You CANNOT drive on Chinese soil

Sorry, you cannot drive in China

I was working on getting my US driver’s license changed to a Shanghai one. I’ve heard terrible stories that all said getting a driver’s license here is largely an ordeal. You have to take a driving class and bribe your teacher even if you already pay all the fees, and stuff like that. In the US (for example, in Texas), you pay 20USD and take a test, and that’s about it.

Life is much easier if you already have a license from another country,  which might save you loads of troubles. Basically you get your license translated into Chinese by a certified agent (50rmb), then go to the police department that is in charge of processing driver’s license applications, pay all the required fees (photo taking 60RMB and health check 40RMB, health check for a driver’s license? anyways), take a written test (I did not get to this far), and then you are done.

For my case on last Wednesday, everything went quite smoothly as planned, at least for the earlier part. But…., after the health check found me "color blind", I was out. Yes, out! for my life time to be a driver in my own country. Well, I was not surprised that I have color deficiency. Specifically, I have subtle trouble in distinguishing red-green mixtures in some conditions. I will come back to the pop science of color vision below. I knew this since I was a child. In fact, it’s an inherited deficiency, from my mom who is color blind as well.

However, I was upset (still unsurprisingly) by the fact that one cannot drive just because that he/she is color blind. The society provides no room to accommodate you. Well, in this country, this reality is not a big deal and it is just the way of life. For example, you can be deprived of education opportunity if you have a hepatitis (it happened to a graduate applicant to our institute last year) or a heart condition (it happened to my cousin more than twenty years ago even after he passed the entrance exam, twice). You have a problem? You eat it. Sorry, no social help for you. The mindset goes like "you are the problem for the society and you should feel ashamed", and never like "the society should do better to help you to develop"

Human vision of color

So, what is color blindness? Can you tell the number buried in the following color diagram? If not, you are perhaps color blind. I can tell there is a 2 (red color) to the left, but cannot tell the number to the right.


Color blindness is a strong and disproportional term, which is often
misleading. Most color-blind people like me only have a certain degree of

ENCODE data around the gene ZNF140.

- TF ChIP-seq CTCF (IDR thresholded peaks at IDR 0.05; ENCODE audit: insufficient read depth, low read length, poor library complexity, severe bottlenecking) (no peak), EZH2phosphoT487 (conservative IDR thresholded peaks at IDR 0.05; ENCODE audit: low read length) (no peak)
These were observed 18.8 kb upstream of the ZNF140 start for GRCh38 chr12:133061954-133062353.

deficiency in color perception, not a complete loss. It’s not true that we can only see black and white. That’s totally not cool! You can only find one such case in 10 million people, meaning that there are perhaps two people in Shanghai who can only see black and white.

The science behind color vision is technically called "trichromacy", which is a complex mechanism that human eyes use to percept color. In short, retina contains four types of cells — rod cells and three types of cone cells. Each type of cone cells has a light absorption spectrum that spans a certain wavelength different from the other types. The combination of three spectra from the three types of cones spans the entire visible light spectrum such that human can distinguish color based on the wavelength sensitivity of cone cells and color intensity received. The plot below shows absorption spectra of human cone cells (for details, see this wikipedia entry). Letters ‘S’, ‘M’ and ‘L’ indicate short, medium and long wavelength, respectively. The black curve is the spectrum of rod cells which can assist in color perception at a low light condition. The closeness between the M (green-sensitive) curve and the L (red-sensitive) curve explains why most color-deficient patients are green-red deficient because the distance between these two curves can be obscured by relatively minor disruptions.


The majority of people with color deficiency are born to it, indicating it is mainly a genetic disorder. Color blindness is also sexually disproportional. Among Asian population, near 5% of all males are color blind, compared to only 0.4% of all females (so, my mom is very special with regard to this fact). The explanation has to resort to recessive gene inheritance in X chromosome. I am not going to get into the details of this. Go studying some basic high school genetics if you are interested. Or, go to to check it out.

OK. So, can you drive if you are color blind?

A more relevant question is "Can color-blind people drive?" The short answer: yes. In fact, most countries issue driver’s license to people regardless of their color perception. There are a few countries that still decline driving rights to color-deficient people, like Singapore (a collective society, no wonder).

The major concern for color deficiency is the ability of accurately recognizing traffic lights. Again, as I mentioned above, the majority of color-deficient people
have little problem in telling the differences of plain colors, which
is actually the case for traffic lights. Also, traffic lights almost always go in fixed orders with red on top, yellow in the middle and green at the bottom, or red to the right, yellow in the middle and green to the left.  This actually eliminates drivers’ the reliance on color. Traffic lights can be distinguished by its intensity as well. Finally, it can be also a design issue. In places in Canada, traffic lights not only show green, yellow and red, but are also in different shapes, which help people with color deficiency to properly recognize signals.

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